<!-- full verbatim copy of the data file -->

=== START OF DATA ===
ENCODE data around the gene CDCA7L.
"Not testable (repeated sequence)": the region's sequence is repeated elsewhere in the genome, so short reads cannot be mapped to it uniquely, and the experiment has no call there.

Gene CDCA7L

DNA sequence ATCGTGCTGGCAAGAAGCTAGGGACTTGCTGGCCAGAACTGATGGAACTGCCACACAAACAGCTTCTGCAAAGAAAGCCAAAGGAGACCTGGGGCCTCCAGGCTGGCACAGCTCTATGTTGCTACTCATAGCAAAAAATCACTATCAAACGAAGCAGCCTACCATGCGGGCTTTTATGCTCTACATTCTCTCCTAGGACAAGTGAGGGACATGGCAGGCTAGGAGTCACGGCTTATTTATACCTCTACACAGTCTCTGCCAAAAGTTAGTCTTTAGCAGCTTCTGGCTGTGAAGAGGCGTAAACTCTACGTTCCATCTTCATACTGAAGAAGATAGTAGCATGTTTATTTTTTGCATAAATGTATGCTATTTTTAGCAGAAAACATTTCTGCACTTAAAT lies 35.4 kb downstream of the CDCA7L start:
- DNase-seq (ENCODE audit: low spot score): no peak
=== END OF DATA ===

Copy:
ENCODE data around the gene CDCA7L.
"Not testable (repeated sequence)": the region's sequence is repeated elsewhere in the genome, so short reads cannot be mapped to it uniquely, and the experiment has no call there.

Gene CDCA7L

DNA sequence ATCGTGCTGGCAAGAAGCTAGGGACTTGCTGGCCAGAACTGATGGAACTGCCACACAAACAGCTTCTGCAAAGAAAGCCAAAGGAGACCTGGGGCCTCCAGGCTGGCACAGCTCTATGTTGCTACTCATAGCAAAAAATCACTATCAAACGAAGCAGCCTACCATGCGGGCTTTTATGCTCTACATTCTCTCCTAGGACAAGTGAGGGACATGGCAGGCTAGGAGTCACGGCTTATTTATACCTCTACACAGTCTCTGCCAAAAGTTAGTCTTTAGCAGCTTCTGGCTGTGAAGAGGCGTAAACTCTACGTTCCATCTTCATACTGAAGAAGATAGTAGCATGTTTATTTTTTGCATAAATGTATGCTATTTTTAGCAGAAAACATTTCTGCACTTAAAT lies 35.4 kb downstream of the CDCA7L start:
- DNase-seq (ENCODE audit: low spot score): no peak